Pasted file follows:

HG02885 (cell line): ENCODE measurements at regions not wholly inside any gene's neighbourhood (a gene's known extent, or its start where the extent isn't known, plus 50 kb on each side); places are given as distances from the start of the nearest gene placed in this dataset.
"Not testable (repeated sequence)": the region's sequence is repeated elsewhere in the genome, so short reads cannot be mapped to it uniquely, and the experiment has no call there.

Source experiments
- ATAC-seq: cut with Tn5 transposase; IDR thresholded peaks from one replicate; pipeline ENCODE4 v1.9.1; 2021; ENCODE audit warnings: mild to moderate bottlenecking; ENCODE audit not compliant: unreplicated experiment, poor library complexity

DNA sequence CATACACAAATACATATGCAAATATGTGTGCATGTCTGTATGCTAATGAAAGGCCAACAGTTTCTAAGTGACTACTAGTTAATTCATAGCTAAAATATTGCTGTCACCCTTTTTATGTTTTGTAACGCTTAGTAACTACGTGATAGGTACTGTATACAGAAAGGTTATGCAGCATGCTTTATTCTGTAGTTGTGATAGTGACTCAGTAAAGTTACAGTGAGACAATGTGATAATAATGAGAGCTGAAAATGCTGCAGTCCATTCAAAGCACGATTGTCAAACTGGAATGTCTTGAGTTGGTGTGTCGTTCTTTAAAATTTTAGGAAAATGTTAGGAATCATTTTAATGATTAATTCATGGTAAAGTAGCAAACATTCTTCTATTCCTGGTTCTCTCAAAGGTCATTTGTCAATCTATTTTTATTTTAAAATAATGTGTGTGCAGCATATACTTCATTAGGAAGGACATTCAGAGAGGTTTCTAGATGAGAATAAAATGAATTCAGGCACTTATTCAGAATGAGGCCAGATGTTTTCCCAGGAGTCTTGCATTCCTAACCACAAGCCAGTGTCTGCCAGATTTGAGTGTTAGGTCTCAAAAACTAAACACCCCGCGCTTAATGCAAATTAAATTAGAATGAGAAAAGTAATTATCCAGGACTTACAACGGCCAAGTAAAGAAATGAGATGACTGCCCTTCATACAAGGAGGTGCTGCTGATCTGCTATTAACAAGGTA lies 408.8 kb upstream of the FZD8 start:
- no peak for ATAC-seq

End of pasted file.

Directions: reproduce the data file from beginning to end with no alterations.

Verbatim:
HG02885 (cell line): ENCODE measurements at regions not wholly inside any gene's neighbourhood (a gene's known extent, or its start where the extent isn't known, plus 50 kb on each side); places are given as distances from the start of the nearest gene placed in this dataset.
"Not testable (repeated sequence)": the region's sequence is repeated elsewhere in the genome, so short reads cannot be mapped to it uniquely, and the experiment has no call there.

Source experiments
- ATAC-seq: cut with Tn5 transposase; IDR thresholded peaks from one replicate; pipeline ENCODE4 v1.9.1; 2021; ENCODE audit warnings: mild to moderate bottlenecking; ENCODE audit not compliant: unreplicated experiment, poor library complexity

DNA sequence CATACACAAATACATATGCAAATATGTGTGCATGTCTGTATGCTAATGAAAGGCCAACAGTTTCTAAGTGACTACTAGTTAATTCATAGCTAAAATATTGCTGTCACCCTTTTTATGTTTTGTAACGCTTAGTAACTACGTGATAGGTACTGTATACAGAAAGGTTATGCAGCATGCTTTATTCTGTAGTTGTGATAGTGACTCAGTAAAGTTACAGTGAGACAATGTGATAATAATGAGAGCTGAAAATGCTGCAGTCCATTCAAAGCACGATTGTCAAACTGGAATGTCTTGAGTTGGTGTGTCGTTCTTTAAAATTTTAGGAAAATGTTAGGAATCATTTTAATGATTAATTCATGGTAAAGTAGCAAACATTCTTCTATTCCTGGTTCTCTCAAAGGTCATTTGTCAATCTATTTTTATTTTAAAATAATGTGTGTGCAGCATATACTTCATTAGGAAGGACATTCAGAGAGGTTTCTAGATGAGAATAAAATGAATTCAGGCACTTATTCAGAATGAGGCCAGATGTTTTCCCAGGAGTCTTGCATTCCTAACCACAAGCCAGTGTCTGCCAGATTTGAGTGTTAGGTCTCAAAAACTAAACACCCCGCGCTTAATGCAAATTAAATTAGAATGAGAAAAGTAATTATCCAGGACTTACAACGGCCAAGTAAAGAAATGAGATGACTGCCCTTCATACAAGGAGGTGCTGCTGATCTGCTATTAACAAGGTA lies 408.8 kb upstream of the FZD8 start:
- no peak for ATAC-seq